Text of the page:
We sure have come a long way from Samuel Morse's 1838 demo of the electric telegraph, transmitting a short simple message thru 2 miles of wire coiled up in a factory house. Fast forward to today and you see a huge jump in both speed and qty of data sent. An article by Tech Jury in March 2019 estimates that by 2020, there will be around 40 zettabytes of data moving around the globe (that’s 40 with 21 zeroes after it, give or take a few billion terabytes – you get the picture).

Undersea Data Cables

This map from TeleGeography shows undersea data cables which span the Atlantic Ocean. View interactive here.

Recently, at Optimation we have started working on a project with a client helping to provide a new pressure test system for undersea cable components needed for new cable communication install projects. This system can also be used to test and certify components of existing systems, where equipment is older and in need of more frequent maintenance, replacement due to failure, or parts obsoleted.

Optimation technical disciplines involved include process mechanical, electrical, instrumentation, and software to design all phases of the project, including shop testing and site installation design.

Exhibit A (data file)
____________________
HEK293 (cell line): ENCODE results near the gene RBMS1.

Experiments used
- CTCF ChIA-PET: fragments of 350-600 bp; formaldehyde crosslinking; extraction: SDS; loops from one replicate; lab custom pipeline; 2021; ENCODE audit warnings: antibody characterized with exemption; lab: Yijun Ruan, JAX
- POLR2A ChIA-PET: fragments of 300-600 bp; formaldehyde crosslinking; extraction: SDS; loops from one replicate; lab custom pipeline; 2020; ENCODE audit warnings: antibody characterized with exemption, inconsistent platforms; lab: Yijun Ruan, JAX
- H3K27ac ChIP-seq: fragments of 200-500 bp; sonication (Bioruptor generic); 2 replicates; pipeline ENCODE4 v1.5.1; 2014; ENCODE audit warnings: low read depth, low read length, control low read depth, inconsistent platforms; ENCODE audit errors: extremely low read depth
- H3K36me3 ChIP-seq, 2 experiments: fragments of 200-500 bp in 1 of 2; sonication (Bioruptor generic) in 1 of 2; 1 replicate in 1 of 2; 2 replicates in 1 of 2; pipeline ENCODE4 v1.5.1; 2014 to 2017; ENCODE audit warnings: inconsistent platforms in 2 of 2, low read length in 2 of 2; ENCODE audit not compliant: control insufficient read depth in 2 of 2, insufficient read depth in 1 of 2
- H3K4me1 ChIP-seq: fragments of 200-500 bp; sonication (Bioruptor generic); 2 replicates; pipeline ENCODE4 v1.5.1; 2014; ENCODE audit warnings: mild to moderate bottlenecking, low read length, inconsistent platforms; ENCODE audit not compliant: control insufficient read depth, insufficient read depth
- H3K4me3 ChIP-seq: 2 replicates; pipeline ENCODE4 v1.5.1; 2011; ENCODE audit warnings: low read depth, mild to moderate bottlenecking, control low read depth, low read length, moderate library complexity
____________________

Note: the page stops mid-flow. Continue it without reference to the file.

Fabricators will assemble all equipment in subassemblies, erect in the shop area, and assist the designers during shop testing and FAT. Once all equipment and software has been tested to satisfaction, the entire assembly will be disassembled, crated, and shipped to the client’s site for installation.

Journeyman trade mechanics will then travel to the site to install and startup the system so the equipment duplicates the operation that was successfully tested at our shop. When preliminary site testing has completed, the Optimation software team will then follow the install team and commission the new test equipment, verifying that all functionality that was provided and working at the Optimation shop is working at the client’s site. Other tests that could not be run at our shop, such as connection with client’s IT systems, data collection, and leak detection/alarm systems, will also be performed so the new equipment is fully integrated with the client’s facility.